Issues to Consider: Does water saved compensate for the extra energy for the ice/pump?  Consider the energy used to purify and deliver the extra water and we can safely say yes.

Ian_July blog 7

Scientist: Alex Waked, Stephan lab

Technique: Reusing rubber septa used to seal Schlenk flasks

Why it’s greener: Saves materials and money

Issues to Consider: There is a limit to their reusability.  At some point, if a septum has been perforated by too many needle holes it is no longer an effective seal.  Must also ensure septa are kept clean.

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Scientist: Molly Sung, Morris lab

Technique: Reusing gas chromatography vial caps by replacing their septa

Why it’s greener: Saves materials and money

Issues to Consider: Somewhat time-consuming to remove and replace rubber septa for each cap


Ian_July blog last


Green Chemistry Principle #6: Design for Energy Efficiency

By Trevor Janes, Member-at-Large for the GCI

6. Energy requirements of chemical processes should be recognized for their environmental and economic impacts and should be minimized. If possible, synthetic methods should be conducted at ambient temperature and pressure.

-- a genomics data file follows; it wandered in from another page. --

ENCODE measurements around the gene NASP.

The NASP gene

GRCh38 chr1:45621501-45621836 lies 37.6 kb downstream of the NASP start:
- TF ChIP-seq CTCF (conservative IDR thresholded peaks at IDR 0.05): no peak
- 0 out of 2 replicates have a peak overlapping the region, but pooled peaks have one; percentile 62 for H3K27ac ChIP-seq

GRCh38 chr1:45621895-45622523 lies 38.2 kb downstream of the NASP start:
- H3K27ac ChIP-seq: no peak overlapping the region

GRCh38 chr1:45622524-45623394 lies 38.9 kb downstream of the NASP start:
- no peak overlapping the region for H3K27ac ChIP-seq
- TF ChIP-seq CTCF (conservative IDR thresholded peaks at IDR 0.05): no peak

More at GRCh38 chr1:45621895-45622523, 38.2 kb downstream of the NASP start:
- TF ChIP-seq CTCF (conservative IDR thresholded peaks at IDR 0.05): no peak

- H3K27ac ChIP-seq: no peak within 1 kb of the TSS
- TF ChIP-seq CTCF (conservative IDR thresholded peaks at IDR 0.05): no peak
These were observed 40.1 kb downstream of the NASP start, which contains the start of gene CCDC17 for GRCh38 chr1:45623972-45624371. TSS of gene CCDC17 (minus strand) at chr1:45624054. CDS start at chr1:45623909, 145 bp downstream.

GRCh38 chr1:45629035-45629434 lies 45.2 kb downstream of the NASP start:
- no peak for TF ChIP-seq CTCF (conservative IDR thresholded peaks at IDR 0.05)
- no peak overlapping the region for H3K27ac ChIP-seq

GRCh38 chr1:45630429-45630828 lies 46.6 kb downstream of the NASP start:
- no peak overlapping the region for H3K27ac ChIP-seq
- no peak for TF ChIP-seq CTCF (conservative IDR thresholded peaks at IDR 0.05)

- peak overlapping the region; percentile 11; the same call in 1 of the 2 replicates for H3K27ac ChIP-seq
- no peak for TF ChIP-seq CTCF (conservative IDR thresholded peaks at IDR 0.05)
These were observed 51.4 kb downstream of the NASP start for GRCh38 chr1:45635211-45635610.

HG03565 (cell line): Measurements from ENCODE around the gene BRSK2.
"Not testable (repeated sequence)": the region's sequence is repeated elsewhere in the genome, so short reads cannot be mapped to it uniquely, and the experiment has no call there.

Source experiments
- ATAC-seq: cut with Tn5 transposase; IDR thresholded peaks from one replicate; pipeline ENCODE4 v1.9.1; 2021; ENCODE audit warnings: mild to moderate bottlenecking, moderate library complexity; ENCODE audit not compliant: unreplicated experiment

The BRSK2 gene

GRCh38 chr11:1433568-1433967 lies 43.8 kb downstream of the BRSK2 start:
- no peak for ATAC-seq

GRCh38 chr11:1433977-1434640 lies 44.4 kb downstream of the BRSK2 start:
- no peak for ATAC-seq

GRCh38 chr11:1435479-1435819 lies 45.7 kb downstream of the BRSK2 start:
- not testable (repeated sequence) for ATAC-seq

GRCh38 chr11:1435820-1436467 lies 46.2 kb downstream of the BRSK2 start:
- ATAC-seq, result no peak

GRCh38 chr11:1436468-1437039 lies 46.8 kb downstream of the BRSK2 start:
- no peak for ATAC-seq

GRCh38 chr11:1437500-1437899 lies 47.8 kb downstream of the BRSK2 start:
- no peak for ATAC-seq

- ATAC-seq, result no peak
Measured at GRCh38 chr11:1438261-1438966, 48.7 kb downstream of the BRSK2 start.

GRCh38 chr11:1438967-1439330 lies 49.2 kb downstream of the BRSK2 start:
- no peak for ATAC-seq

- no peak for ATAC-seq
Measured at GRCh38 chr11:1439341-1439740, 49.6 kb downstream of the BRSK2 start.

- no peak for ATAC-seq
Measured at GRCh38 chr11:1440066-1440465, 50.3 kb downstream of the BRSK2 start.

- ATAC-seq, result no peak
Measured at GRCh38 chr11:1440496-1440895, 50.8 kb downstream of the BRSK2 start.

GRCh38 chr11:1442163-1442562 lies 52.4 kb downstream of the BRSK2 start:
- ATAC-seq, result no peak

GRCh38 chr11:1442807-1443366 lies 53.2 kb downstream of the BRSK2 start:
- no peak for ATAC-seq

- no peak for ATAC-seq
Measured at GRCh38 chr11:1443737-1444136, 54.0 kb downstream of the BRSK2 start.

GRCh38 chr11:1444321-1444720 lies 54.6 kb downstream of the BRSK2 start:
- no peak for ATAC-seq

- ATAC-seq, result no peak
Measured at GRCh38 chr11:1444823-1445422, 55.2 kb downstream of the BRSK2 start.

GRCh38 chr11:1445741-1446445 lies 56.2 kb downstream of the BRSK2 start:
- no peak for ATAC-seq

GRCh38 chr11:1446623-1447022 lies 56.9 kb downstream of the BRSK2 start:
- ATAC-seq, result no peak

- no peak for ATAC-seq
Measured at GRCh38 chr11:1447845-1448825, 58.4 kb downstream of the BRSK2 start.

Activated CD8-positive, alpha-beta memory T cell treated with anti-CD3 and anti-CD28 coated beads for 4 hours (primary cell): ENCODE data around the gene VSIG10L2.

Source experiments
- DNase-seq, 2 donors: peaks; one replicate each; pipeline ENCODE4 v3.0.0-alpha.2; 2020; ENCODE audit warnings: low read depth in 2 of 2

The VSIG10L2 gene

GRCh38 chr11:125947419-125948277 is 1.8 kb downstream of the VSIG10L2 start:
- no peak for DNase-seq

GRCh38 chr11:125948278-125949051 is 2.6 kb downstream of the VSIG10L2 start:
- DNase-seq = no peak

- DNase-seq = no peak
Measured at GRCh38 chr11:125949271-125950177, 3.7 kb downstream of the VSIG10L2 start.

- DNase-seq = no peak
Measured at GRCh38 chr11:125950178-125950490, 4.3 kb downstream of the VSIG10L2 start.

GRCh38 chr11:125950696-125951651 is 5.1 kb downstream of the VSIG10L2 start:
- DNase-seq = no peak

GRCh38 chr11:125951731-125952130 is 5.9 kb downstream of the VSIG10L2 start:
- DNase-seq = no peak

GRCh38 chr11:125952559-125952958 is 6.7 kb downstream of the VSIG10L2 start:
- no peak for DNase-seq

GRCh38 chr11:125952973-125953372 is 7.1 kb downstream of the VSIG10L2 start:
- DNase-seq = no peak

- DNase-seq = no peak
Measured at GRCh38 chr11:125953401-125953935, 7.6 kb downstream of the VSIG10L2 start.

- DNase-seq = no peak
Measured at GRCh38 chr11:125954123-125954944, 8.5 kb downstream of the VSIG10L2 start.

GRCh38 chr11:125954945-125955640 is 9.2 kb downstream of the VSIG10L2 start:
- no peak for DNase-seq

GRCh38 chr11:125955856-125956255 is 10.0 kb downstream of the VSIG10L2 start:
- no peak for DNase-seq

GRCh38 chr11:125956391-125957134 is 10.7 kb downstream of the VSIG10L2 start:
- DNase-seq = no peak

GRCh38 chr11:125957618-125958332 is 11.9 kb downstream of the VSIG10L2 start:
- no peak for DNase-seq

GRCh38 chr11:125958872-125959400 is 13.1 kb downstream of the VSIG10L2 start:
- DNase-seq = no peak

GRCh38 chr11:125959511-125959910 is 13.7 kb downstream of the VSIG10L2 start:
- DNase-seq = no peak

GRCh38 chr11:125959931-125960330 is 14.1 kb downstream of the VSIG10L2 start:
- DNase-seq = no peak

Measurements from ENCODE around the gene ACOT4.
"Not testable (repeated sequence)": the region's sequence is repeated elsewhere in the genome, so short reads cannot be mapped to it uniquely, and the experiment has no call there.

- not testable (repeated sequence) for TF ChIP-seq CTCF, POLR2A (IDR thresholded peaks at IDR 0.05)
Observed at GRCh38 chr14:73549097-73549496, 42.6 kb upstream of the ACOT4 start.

In chemistry (and in life) we need energy to do work. Every task we do in the lab requires energy: whether we’re using a Bunsen burner or weighing out a reagent or dissolving our favourite compound, in all cases we’re using energy in some form.

In the lab, we often need to change the pressure and temperature of experiments, and this uses a large amount of energy. Ideally, we would perform all reactions at ‘ambient’ conditions – room temperature and atmospheric pressure – in order to minimize energy usage.

In Video #6, Julia and David use an energy monitor to see help us see just how much energy is used by everyday lab equipment. They measure a vacuum pump, which is used to reduce pressure, and a hot plate, used to raise the temperature of a reaction.